Publishing Partner: Cambridge University Press CUP Extra Publisher Login
amazon logo
More Info


New from Oxford University Press!

ad

Oxford Handbook of Corpus Phonology

Edited by Jacques Durand, Ulrike Gut, and Gjert Kristoffersen

Offers the first detailed examination of corpus phonology and serves as a practical guide for researchers interested in compiling or using phonological corpora


New from Cambridge University Press!

ad

The Languages of the Jews: A Sociolinguistic History

By Bernard Spolsky

A vivid commentary on Jewish survival and Jewish speech communities that will be enjoyed by the general reader, and is essential reading for students and researchers interested in the study of Middle Eastern languages, Jewish studies, and sociolinguistics.


New from Brill!

ad

Indo-European Linguistics

New Open Access journal on Indo-European Linguistics is now available!


Browse Journal Calls



CULTUS - The Journal of intercultural mediation and communication

Call Deadline: 09-Jun-2014

Call Information:
In Cultus 6 David Crystal said 'I don't expect my translator to be a mind-reader [...] knowing about the presuppositions and intentions underlying the utterances made by the participants'. Issue 7 will focus on this very point. Who should translate, and who is translating the presuppositions and intentions underlying the utterances made by the participants in the real world?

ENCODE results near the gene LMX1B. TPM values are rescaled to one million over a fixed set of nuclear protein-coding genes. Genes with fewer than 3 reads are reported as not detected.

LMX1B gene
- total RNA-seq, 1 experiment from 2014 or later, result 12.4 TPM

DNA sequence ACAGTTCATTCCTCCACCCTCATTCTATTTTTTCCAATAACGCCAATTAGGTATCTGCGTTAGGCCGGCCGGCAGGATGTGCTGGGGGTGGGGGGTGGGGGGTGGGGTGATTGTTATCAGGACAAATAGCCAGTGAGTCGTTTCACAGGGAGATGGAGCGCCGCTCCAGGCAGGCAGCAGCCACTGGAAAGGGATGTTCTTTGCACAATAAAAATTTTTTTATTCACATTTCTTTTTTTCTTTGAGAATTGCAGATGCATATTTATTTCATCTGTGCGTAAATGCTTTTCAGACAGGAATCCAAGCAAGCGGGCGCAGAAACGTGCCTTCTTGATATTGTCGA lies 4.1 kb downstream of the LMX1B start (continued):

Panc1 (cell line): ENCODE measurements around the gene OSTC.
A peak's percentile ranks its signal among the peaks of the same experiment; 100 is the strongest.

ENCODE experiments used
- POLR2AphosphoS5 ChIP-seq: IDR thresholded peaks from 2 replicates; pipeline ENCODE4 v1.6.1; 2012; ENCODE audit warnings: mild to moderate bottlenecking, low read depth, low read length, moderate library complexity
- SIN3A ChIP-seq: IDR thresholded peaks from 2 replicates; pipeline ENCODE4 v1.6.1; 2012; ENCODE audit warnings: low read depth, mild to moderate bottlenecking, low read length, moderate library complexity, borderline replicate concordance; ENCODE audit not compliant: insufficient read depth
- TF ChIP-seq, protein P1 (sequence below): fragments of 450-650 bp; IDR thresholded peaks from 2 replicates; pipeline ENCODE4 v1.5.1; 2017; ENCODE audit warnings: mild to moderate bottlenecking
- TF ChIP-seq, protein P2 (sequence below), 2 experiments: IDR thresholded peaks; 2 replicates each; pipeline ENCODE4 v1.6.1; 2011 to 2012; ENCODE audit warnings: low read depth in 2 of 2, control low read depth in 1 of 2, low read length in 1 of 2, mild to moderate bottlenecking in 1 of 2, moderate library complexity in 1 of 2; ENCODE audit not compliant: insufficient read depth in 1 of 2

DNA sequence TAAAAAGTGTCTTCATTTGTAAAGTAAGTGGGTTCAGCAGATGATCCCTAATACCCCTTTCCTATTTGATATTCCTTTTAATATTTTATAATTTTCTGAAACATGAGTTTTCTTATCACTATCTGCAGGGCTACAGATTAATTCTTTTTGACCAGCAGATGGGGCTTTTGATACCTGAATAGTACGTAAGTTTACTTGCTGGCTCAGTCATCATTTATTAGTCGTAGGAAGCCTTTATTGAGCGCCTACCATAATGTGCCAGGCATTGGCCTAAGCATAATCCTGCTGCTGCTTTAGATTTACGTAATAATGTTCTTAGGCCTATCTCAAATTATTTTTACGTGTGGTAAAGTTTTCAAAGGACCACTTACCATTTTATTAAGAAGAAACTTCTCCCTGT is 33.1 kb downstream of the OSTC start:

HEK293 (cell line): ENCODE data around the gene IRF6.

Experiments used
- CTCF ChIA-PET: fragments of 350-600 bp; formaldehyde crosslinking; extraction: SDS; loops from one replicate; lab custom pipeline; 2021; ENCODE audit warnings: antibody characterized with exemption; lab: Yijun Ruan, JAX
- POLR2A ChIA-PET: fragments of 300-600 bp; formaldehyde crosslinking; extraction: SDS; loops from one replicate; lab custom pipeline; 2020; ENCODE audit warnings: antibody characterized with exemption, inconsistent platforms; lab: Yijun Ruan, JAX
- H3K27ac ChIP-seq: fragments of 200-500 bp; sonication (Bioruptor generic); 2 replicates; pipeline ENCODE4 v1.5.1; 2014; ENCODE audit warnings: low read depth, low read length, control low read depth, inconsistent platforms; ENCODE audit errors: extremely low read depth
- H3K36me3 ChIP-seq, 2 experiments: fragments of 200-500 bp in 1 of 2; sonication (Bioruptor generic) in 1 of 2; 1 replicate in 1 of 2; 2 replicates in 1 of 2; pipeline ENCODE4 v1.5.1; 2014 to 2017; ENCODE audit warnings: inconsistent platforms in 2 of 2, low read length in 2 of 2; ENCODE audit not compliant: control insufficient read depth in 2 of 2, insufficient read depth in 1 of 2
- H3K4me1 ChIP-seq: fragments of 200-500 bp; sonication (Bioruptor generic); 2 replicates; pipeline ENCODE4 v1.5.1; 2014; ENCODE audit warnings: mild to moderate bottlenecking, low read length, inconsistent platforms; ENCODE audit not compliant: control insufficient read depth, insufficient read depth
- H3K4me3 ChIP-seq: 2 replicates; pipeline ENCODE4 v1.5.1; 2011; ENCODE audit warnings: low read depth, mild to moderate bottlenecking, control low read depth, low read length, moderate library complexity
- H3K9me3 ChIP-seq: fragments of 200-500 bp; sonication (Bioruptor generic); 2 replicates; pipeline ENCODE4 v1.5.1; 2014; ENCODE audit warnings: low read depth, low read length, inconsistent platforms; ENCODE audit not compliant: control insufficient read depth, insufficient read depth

A term for this process is 'transcreation', which has been used in the Arts (in particular poetry and drama) to talk about transposition into a different language or into a different medium (a poem is transcreated into an art form or onto the stage). Transcreation has also been closely linked with localisation, but differs in that a transcreator is expected to take much more account of the original language/culture/context than a localiser who will be 100% client or end-user oriented.

As interculturalists should we agree or disagree with Crystal? Why should (or should not) the translator or interpreter be a transcreator?

We would like contributions that focus on these issues, and in particular on these other (non) professionals such as crowd-sourced volunteer translators, fansubbers, international journalists, subject specialists with some foreign language understanding, cultural mediators, community interpreters and child interpreters.

How important are they, and what sort of job are they doing?

Also what, if any difference is there between these transcreators and translators/interpreters; and what should the profession be doing about accounting for the unsaid, for the presuppositions and intentions underlying the utterances?

Issue 7 (2014) will also include a conversation between interculturalist Tony Liddicoat (University of South Australia) and community interpreting specialist Sandra Hale (University of New South Wales).

Please submit your paper to: submission@cultusjournal.com by June 9th.
Editors: David Katan - University of Salento
Cinzia Spinzi - University of Palermo


Back